Sunday, October 20, 2013

A few things.

First off, here's some lovely mood music by Heinz Kiessling you may listen to, as you read this post. You might recognize it. (You may also recognize this and this.)

And now, the things.

1. My Detroit Tigers lost Game 6 of the ALCS last night against Boston, thus ending their season. It was a good season, I would say; taking the best team in the league to six games in the LCS is no small feat. Still, you can't help but point to the glaring miscues and underperformers (coughcoughPrinceFieldercoughcough) and wonder what might have been. I think there's enough left in the tank for another year with the same core guys -- minus Jhonny Peralta, of course, but this Iglesias fellow makes some pretty nifty plays at shortstop -- so we'll see how 2014 goes.

2. I think my 0-to-100 "Do I ever want to have kids?" meter has clicked down a notch recently. It's somewhere in the mid-70s, I think -- tough to read the dial sometimes -- but I've heard a few stories told by current-parents in the past week or so which have made me a little more skittish. But hey, if I meet the right woman tomorrow and we're married in six months and spittin' out babies nine months later, would I be surprised?*

3. This season of It's Always Sunny in Philadelphia is right up there with any other. Season 8 was a little shaky in places, and I'm not saying season 9 is perfect by any means, but they're definitely making high-quality cringe-worthy television. I'd say it's the only TV series I follow these days.

4. I had dinner with an old high school friend of mine on Friday night, along with a friend of hers. She lives in the NYC area these days, and the other person works in a highfalutin' finance job with CIBC, and I didn't pick the restaurant... so I ended up paying more for dinner there than I believe I ever have before. (With tip, and including two beers, it ended up being in the triple-digits.) It was at a restaurant which looked like it attracted a lot of Bay Street types, and I am definitely not one of those... but let's just say I clean up halfway decently, so it's not like I rode my tractor up to the front door and left it idling the whole time. (Besides, it's in the shop; it needs a new Johnson rod.)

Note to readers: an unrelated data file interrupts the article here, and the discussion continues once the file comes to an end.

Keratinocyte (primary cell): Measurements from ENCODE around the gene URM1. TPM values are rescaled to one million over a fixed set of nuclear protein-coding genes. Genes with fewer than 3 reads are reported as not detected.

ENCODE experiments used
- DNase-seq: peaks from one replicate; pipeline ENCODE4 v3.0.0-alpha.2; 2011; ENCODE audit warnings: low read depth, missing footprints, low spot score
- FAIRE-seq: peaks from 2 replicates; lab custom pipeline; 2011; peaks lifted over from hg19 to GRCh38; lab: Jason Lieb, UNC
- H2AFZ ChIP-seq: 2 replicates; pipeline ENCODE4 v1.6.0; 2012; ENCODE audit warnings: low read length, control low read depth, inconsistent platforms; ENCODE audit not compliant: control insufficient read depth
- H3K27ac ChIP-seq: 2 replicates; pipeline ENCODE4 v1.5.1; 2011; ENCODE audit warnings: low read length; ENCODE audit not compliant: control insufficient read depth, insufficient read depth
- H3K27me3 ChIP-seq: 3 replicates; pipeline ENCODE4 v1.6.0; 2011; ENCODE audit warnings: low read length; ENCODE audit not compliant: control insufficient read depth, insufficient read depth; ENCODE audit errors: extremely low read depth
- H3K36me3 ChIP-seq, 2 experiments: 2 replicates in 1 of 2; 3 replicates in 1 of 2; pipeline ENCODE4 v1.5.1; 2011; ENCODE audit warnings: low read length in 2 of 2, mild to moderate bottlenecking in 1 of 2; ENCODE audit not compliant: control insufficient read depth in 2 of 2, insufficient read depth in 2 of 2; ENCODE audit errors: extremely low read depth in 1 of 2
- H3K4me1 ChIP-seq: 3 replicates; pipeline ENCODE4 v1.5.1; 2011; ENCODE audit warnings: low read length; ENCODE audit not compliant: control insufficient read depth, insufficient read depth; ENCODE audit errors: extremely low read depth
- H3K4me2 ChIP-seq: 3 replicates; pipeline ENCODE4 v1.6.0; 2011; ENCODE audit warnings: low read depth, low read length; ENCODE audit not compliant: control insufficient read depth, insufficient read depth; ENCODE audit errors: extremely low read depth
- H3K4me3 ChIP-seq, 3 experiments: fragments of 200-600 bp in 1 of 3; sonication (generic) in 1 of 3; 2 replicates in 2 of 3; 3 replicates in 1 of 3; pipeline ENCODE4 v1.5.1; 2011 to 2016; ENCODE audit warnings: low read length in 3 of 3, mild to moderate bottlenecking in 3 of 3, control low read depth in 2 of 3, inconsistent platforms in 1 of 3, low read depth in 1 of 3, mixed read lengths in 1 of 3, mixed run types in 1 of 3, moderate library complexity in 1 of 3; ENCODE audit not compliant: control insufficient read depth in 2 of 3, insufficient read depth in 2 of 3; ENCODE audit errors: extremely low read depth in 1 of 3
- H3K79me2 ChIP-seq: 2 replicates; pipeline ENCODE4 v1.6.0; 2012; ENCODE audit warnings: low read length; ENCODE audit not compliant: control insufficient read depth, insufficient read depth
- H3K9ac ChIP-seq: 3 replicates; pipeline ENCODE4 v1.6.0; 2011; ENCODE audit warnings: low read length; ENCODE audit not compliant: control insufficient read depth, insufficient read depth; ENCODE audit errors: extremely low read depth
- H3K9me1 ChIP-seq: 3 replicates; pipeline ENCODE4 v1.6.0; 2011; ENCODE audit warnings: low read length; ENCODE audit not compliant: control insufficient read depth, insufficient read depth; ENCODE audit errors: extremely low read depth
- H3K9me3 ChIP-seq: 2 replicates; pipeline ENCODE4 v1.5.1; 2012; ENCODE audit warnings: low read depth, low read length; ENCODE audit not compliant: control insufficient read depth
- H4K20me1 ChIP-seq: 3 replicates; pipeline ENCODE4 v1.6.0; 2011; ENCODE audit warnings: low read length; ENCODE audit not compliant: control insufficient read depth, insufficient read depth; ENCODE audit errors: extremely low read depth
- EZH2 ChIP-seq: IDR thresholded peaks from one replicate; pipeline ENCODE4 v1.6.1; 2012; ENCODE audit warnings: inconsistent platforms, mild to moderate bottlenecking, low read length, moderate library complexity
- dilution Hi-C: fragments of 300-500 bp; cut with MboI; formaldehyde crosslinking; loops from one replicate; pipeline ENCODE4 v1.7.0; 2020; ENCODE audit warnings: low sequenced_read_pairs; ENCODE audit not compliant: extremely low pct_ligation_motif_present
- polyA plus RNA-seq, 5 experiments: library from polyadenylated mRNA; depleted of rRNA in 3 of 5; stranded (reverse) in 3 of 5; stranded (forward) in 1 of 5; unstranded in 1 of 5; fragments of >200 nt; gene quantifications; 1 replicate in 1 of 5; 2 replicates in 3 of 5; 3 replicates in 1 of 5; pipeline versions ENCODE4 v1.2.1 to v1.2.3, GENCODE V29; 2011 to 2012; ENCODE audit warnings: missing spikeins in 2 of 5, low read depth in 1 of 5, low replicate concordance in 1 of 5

5. I brought absolutely zero work home with me this weekend. This feels incredibly bizarre.

That about covers it. Next time, we'll take a look at the evolving situation in Syria, and compare it to Real Housewives of New Jersey. The parallels, you'll see, are striking.
* Yes, I would.

Wednesday, October 2, 2013

American politics are stupid.

Today is the second day that the US federal government is, for the most part, shut down.

Let me try to summarize what's happened, in the most objective way I can.
  • Barack Obama got elected in 2008, and one of the things he promised he'd do -- and what people seemed to vote for -- was a dramatic overhaul of the health care system.
  • He and Congress put a watered-down, but still significantly-different, plan in place so that, among other things, (a.) people could buy reasonably-priced health insurance, and (b.) private insurance companies couldn't turn people away for pre-existing conditions, which they'd been known to do, a lot.
  • The Republican party, especially the Tea Party faction of it, hated this. By the midterm elections of 2010, this faction managed to get a lot of seats, especially in the House; from 2010 until today, the Democrats have controlled the Senate, but the Republicans have controlled the House.
  • In order for bills to get passed through both the House and the Senate, they have to agree on various tweaks and amendments that get made, and a bill might bounce back and forth a couple of times before it gets signed by the President, who can simply veto it unless the final vote on it is really big in favour of it.
  • Because cooperation between houses of Congress is required for anything to really get done, the government can get deadlocked if one house puts up a big fuss.
...which brings us to the present. House Republicans, especially the Tea Partiers, hate Obama's health care bill. They see it as "big government," an intrusion on privacy and people's right to choose health insurance (or indeed not to choose it at all). So far, however, despite the fuss the TP has put up, this health care plan has passed scrutiny with the voters (who re-elected Obama in 2012; even John McCain, a moderate Republican, has mentioned that recently), and the Supreme Court a few months ago said it was altogether abiding by the Constitution.*

There. I think that about covers the summary of things so far. Now, the editorializing.

As McCain pointed out, the US public has been pretty clear: this health care plan is a good thing. The Supreme Court said everything was a-ok. And because a few far-right nuts feel like they can take over the entire conversation -- despite the previous two sentences I just typed -- they've made this new law out like it's the worst thing to ever come down the pipe. (Indeed, a House Republican recently called it "one of the worst laws ever to be crafted by mankind" -- which, as Jon Stewart points out, puts it in the company of the old English law which would allow the King to nail your wife on your wedding night.)

Look, there are a lot of laws passed in any given jurisdiction in any given year. And yeah, this one is a big one. But just because a small number of Congresspeople don't like it, that gives them the right to hold up the entire business of the nation? (That is, they wouldn't allow a budget to get passed, which means the government can't spend any more money, save for vital things like air-traffic controllers and the military (of course).) Seems pretty bananas to me.

Which it is.

Because I'm fucking right, 100% of the time.